I shall not go outside my own experience in what I have to say; but I have the advantage of knowing as much about the working classes as any hon. Member in this House. I feel the difficulty which the hon. Member for Leeds (Mr. Wheelhouse) put us in in interfering with this question, but I well know the effect of the present system. I have several times seen very excellent men killed in consequence of the habit of drunkenness, and I have been very nearly killed several times myself. But the Bill now before the House does not propose to kill anyone. Now, I wish to call the hon. Member's attention to another point in his speech. He said that it was not the business of the publican to push his trade. But I know a dozen cases where there would be no trade at all at the public-house, unless the landlord converted sober men into drinking men. I hope if I succeed in proving that to his satisfaction, that we shall be able to number him among our converts. Now, between 1859 and 1867, I made myself 170 miles of railway, and considering who I was, I think the House will agree with me that they were gigantic works for me to perform. I had many difficulties to encounter, but the heaviest of them all was, the number of public-houses that we came upon in making those railways. Those railways were constructed partly into and partly through seven counties, and I will give you my experience of the working men employed upon them. I have been rather amused since I have been in this House at the remarks of some hon. Members who profess to be so anxious to take care of the interests of the working men. They object to any interference with the liberty of the working classes, and contend that the Bill amounts to an interference. But how much beer does a working man want? I can tell the House that during the nine years I was making those railways, not 15 per cent of my men took a glass of beer once in a month. If beer was of such great importance to the working man, would he not want more than one glass a month? But when men drank, they quarrelled in their drink, and sometimes they killed their partners, sometimes they killed themselves, and sometimes they nearly killed me—for I have been very nearly killed three or four times. Those hon. Gentlemen who are so careful about working men getting their beer, appear to forget how little nutriment they can get for their money. There are hon. Gentlemen here who represent counties in which men are now fighting for 14s. a-week wages; and if these men succeed in getting their 14s. a-week, how much can they afford to spend in beer? and how much nutriment will be got out of that which he does consume? We will assume for a moment that the beer has been "cooked" in the best possible way it can be—that is to say, that the very most has been got out of it, what is there that remains for the working man? We must see what it is the Government takes out of it, what the maltster takes out of it, what the brewer, and what the publican, and then we shall see that there is not much over left; for the working man. How much then does he get for his 1d. or 2d.? I ask the House solemnly—you put it solemnly from the other side that the working man must have his beer, and cannot do without his beer—how much nutriment does the working man get out of his beer? If he had. six glasses a-day for his sustenance instead of one, which is as much as he can afford out of his wages, he would not get much for his sustenance. It is said that the working man must have freedom to get his beer, otherwise he will not be able—physically—to earn his beef; but I do not think he will get much nourishment out of what he drinks to enable him to earn beef. I have the interest of the working men at heart. There is not one in this House who has the interest of the working men more at heart than I have. Last year I built 100 houses for working men, better houses than I was born in, and next year I hope to build 100 more. I am now engaged in working pits, and within seven yards of them there is a public-house which I cannot get rid of; and yet if any accident occurred in these pits in consequence of any of the men—and there are 600 or 700 of them working—having drunk too much, I should be held responsible under the present law, until I have proved that I was not guilty. I put it solemnly to this House whether that public-house ought to be allowed to remain there. As the matter stands, I must either stop the pits and throw the men out of work, or else stop the public-house, which is killing the men. ["Divide, divide!"] I regret that the Ministerial side of the House oppose my being heard on the question; but those who interrupt me know they have a very bad case, which will not bear analyzing, and therefore I leave it to their own consciences.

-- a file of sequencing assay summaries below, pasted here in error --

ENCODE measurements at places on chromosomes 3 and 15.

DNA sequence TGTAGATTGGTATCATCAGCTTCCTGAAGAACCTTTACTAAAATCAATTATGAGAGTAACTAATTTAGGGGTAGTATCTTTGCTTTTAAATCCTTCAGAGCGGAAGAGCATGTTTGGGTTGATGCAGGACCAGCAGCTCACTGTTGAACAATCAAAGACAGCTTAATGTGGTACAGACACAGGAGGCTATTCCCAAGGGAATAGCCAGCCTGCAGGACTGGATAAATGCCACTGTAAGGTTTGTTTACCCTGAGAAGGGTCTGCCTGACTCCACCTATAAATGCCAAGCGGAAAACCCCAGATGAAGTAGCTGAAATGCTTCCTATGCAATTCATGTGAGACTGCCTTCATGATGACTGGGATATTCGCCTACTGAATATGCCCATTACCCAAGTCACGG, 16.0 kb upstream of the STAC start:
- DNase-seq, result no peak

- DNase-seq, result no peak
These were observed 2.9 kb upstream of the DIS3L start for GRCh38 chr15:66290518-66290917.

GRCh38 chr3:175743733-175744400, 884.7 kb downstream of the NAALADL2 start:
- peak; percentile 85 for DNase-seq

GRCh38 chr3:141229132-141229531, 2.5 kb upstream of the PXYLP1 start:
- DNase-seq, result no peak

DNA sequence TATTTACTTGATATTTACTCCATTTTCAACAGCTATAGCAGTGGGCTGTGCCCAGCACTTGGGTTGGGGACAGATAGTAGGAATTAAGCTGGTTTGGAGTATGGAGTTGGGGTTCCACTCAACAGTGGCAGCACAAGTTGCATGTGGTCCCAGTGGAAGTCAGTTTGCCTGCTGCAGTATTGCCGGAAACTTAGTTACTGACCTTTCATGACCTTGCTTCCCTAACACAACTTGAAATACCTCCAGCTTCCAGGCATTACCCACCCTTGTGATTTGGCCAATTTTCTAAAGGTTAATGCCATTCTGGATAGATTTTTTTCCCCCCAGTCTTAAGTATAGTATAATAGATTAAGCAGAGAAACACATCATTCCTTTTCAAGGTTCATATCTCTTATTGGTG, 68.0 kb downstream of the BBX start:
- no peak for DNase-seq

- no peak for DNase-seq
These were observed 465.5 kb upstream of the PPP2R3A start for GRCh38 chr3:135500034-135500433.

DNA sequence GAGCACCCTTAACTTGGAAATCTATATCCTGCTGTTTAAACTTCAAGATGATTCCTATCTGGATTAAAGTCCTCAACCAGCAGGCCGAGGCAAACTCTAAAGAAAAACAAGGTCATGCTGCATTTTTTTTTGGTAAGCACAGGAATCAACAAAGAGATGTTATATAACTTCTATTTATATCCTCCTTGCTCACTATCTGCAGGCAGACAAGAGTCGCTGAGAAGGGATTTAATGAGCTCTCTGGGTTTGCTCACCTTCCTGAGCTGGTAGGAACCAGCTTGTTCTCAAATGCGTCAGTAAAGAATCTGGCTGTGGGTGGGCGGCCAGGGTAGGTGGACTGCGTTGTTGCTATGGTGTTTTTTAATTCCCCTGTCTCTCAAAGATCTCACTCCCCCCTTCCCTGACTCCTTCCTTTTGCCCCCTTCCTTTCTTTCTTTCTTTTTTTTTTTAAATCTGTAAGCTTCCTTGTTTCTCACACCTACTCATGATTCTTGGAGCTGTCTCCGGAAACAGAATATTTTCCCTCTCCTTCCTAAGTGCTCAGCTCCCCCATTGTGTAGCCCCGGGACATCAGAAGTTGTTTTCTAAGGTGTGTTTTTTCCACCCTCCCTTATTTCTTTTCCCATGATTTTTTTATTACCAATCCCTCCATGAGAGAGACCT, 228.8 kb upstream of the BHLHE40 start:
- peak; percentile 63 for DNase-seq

, in opposing the second reading of the Bill said, the hon. Member for Louth had said that no public-houses were allowed in Merrion Square. But those who inhabited that square did not want public-houses, for they had good cellars of their own, and besides, there was a complete corona of public-houses around it. The promoters of the Bill said that their object was to put an end to the abuse of alcohol. It should be remembered, however, that alcohol had its use as well as its abuse, and as a medical man, he maintained that it was against the liberty of the subject to pass a prohibitory Bill, and that Bill was nothing else. There was a real value in a glass of beer to the working man, which he would explain. The working man took bread and butter and cheese for his luncheon or dinner. Well, bread took half-an-hour to assimilate, cheese an hour and a half, and butter three-quarters of an hour. But the man was wearied after several hours' work, and required some stimulant to get up that force which would enable him to resume his labour at once, and that force was supplied by a glass of beer or a small quantity of alcohol in a diluted form. He opposed the Bill, because it would deprive the working man of that which he felt to be a necessity, and also because it would invade the rights, not only of the working man, but his own and those of other people.